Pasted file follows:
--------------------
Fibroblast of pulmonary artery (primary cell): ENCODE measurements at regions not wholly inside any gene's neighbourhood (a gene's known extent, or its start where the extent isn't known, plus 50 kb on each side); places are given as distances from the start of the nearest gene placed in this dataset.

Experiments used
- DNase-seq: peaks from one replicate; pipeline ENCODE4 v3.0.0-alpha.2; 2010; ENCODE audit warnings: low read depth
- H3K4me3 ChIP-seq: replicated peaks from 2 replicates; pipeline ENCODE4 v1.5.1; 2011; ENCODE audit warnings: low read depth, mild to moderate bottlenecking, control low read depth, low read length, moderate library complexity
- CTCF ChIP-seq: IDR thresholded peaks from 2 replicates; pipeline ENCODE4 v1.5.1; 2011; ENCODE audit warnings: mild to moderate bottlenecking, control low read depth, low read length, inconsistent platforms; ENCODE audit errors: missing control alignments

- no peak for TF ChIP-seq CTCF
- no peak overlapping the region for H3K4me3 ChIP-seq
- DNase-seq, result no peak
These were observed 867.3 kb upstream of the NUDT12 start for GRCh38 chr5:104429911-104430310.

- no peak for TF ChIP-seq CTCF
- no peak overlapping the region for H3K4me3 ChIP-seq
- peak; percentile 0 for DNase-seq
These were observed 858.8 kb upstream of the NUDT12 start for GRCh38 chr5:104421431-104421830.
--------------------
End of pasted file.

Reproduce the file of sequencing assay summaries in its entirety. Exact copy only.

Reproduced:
Fibroblast of pulmonary artery (primary cell): ENCODE measurements at regions not wholly inside any gene's neighbourhood (a gene's known extent, or its start where the extent isn't known, plus 50 kb on each side); places are given as distances from the start of the nearest gene placed in this dataset.

Experiments used
- DNase-seq: peaks from one replicate; pipeline ENCODE4 v3.0.0-alpha.2; 2010; ENCODE audit warnings: low read depth
- H3K4me3 ChIP-seq: replicated peaks from 2 replicates; pipeline ENCODE4 v1.5.1; 2011; ENCODE audit warnings: low read depth, mild to moderate bottlenecking, control low read depth, low read length, moderate library complexity
- CTCF ChIP-seq: IDR thresholded peaks from 2 replicates; pipeline ENCODE4 v1.5.1; 2011; ENCODE audit warnings: mild to moderate bottlenecking, control low read depth, low read length, inconsistent platforms; ENCODE audit errors: missing control alignments

- no peak for TF ChIP-seq CTCF
- no peak overlapping the region for H3K4me3 ChIP-seq
- DNase-seq, result no peak
These were observed 867.3 kb upstream of the NUDT12 start for GRCh38 chr5:104429911-104430310.

- no peak for TF ChIP-seq CTCF
- no peak overlapping the region for H3K4me3 ChIP-seq
- peak; percentile 0 for DNase-seq
These were observed 858.8 kb upstream of the NUDT12 start for GRCh38 chr5:104421431-104421830.